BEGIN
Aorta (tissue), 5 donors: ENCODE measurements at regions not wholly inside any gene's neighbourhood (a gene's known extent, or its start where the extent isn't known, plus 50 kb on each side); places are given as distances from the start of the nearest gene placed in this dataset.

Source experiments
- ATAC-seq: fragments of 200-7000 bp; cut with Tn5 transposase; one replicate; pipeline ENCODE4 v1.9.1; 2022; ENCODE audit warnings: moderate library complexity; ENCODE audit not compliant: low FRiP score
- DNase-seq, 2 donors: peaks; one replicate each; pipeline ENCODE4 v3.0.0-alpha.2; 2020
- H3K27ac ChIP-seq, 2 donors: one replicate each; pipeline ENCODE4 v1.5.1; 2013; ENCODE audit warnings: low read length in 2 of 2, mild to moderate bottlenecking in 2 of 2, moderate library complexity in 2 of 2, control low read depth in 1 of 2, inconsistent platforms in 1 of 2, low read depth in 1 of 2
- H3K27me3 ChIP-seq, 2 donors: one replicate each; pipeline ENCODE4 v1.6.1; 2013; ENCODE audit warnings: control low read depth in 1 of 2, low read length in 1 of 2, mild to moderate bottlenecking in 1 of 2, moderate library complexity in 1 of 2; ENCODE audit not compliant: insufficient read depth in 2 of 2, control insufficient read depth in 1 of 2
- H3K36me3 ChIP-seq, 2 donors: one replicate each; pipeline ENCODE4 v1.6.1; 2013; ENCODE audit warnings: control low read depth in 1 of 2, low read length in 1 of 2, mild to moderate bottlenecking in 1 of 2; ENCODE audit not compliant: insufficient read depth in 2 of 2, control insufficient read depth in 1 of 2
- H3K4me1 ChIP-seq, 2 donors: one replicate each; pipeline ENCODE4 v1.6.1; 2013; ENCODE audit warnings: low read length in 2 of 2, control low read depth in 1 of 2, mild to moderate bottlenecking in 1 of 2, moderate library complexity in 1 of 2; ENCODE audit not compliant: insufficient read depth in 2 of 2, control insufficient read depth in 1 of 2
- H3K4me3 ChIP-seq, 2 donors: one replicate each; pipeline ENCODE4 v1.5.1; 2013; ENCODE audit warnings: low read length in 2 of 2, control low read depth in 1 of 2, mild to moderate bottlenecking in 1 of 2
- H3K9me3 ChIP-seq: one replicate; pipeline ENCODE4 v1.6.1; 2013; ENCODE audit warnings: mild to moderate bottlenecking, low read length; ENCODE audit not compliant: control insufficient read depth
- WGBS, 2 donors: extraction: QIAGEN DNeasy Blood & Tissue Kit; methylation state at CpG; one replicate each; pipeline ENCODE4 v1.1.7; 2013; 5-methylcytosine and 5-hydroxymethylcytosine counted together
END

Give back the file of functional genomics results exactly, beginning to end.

Aorta (tissue), 5 donors: ENCODE measurements at regions not wholly inside any gene's neighbourhood (a gene's known extent, or its start where the extent isn't known, plus 50 kb on each side); places are given as distances from the start of the nearest gene placed in this dataset.

Source experiments
- ATAC-seq: fragments of 200-7000 bp; cut with Tn5 transposase; one replicate; pipeline ENCODE4 v1.9.1; 2022; ENCODE audit warnings: moderate library complexity; ENCODE audit not compliant: low FRiP score
- DNase-seq, 2 donors: peaks; one replicate each; pipeline ENCODE4 v3.0.0-alpha.2; 2020
- H3K27ac ChIP-seq, 2 donors: one replicate each; pipeline ENCODE4 v1.5.1; 2013; ENCODE audit warnings: low read length in 2 of 2, mild to moderate bottlenecking in 2 of 2, moderate library complexity in 2 of 2, control low read depth in 1 of 2, inconsistent platforms in 1 of 2, low read depth in 1 of 2
- H3K27me3 ChIP-seq, 2 donors: one replicate each; pipeline ENCODE4 v1.6.1; 2013; ENCODE audit warnings: control low read depth in 1 of 2, low read length in 1 of 2, mild to moderate bottlenecking in 1 of 2, moderate library complexity in 1 of 2; ENCODE audit not compliant: insufficient read depth in 2 of 2, control insufficient read depth in 1 of 2
- H3K36me3 ChIP-seq, 2 donors: one replicate each; pipeline ENCODE4 v1.6.1; 2013; ENCODE audit warnings: control low read depth in 1 of 2, low read length in 1 of 2, mild to moderate bottlenecking in 1 of 2; ENCODE audit not compliant: insufficient read depth in 2 of 2, control insufficient read depth in 1 of 2
- H3K4me1 ChIP-seq, 2 donors: one replicate each; pipeline ENCODE4 v1.6.1; 2013; ENCODE audit warnings: low read length in 2 of 2, control low read depth in 1 of 2, mild to moderate bottlenecking in 1 of 2, moderate library complexity in 1 of 2; ENCODE audit not compliant: insufficient read depth in 2 of 2, control insufficient read depth in 1 of 2
- H3K4me3 ChIP-seq, 2 donors: one replicate each; pipeline ENCODE4 v1.5.1; 2013; ENCODE audit warnings: low read length in 2 of 2, control low read depth in 1 of 2, mild to moderate bottlenecking in 1 of 2
- H3K9me3 ChIP-seq: one replicate; pipeline ENCODE4 v1.6.1; 2013; ENCODE audit warnings: mild to moderate bottlenecking, low read length; ENCODE audit not compliant: control insufficient read depth
- WGBS, 2 donors: extraction: QIAGEN DNeasy Blood & Tissue Kit; methylation state at CpG; one replicate each; pipeline ENCODE4 v1.1.7; 2013; 5-methylcytosine and 5-hydroxymethylcytosine counted together